Swaddling sleeping infants increases risk of SIDS

Infants who are swaddled while they sleep have an increased risk of SIDS.
Infants who are swaddled while they sleep have an increased risk of SIDS.

Swaddling infants, especially when they are sleeping in a prone position or on their side, may increase the risk for sudden infant death syndrome (SIDS), according to a study published in Pediatrics.

The overall, age-adjusted odds ratio (OR) for swaddling was 1.58, though the risk varied by position placed for sleep. The risk of SIDS associated with swaddling seemed to increase in older infants.

The meta-analysis included 4 observational, case-control studies that used SIDS as an outcome and also included data on swaddling for the last or reference sleep. The studies span 2 decades and 3 geographic regions: parts of England, Tasmania in Australia, and Chicago in the United States.

From all 4 studies, there were 760 SIDS cases compared with 1,759 control participants. The risk of SIDS with swaddling increased with age, with infants aged 6 months and older having the greatest risk (OR, 2.53).

For infants placed in the prone and side positions to sleep, swaddling doubled the risk for SIDS (OR, 12.99 for prone infants; OR, 3.16 for infants on their side) compared with non-swaddled infants. There was a small but significant risk of SIDS for swaddled infants placed on their back to sleep (OR, 1.93) compared with non-swaddled infants. Although being swaddled and then found sleeping prone was a rare occurrence (<1% among control subjects and 8% among infants with SIDS), it increased the risk of SIDS 19-fold.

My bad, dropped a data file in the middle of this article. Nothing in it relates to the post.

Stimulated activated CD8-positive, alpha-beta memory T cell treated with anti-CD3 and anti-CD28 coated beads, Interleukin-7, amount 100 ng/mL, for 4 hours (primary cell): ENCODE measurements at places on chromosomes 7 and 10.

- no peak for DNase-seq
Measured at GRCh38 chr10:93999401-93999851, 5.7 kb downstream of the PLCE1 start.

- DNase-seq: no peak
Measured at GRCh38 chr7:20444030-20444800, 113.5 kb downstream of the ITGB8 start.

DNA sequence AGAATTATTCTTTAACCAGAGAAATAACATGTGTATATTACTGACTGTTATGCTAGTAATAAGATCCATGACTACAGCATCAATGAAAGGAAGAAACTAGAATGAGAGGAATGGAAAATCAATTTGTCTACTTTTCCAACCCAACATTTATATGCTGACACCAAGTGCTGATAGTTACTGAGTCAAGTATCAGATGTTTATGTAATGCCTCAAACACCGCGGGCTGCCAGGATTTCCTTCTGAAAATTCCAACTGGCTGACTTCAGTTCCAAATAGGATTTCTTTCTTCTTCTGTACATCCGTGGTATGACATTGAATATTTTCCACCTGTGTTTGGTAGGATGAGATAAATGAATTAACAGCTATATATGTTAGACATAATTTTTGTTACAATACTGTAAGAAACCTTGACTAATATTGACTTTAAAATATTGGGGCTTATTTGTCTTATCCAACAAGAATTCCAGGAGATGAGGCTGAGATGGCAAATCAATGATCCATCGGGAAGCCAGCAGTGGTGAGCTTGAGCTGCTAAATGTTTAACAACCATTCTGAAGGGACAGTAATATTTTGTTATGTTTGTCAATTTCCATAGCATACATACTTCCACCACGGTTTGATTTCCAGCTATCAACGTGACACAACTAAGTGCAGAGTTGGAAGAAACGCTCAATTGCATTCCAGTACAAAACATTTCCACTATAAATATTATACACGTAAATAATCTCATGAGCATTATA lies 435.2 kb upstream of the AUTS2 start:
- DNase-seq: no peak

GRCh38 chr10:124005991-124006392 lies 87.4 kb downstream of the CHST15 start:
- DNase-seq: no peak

Two studies included data on both the sleeping position the infants were placed in and the position they were found in. Of the 124 control infants who were swaddled, none was placed prone, 49 were placed on their side (24 remained on their side; 25 rolled onto their back) and 1 was placed supine (and was found prone). Of the 16 swaddled infants with SIDS who were found prone, 3 were placed and found prone, 8 were placed on their side and found prone, and 5 were placed supine and found prone.

“Current advice to avoid front or side positions for sleep especially applies to infants who are swaddled,” the researchers wrote.

The researchers noted that the 4 studies that were analyzed did not include precise definitions of swaddling; future studies of SIDS risk could create swaddling classifications by using photographic measures of how a swaddled infant was placed for sleep and how they were then found.

Reference

  1. Pease AS, Fleming PJ, Hauck FR, et al. Swaddling and the risk of sudden infant death syndrome: a meta-analysis. Pediatrics. 2016; doi:10.1542/peds.2015.3275.
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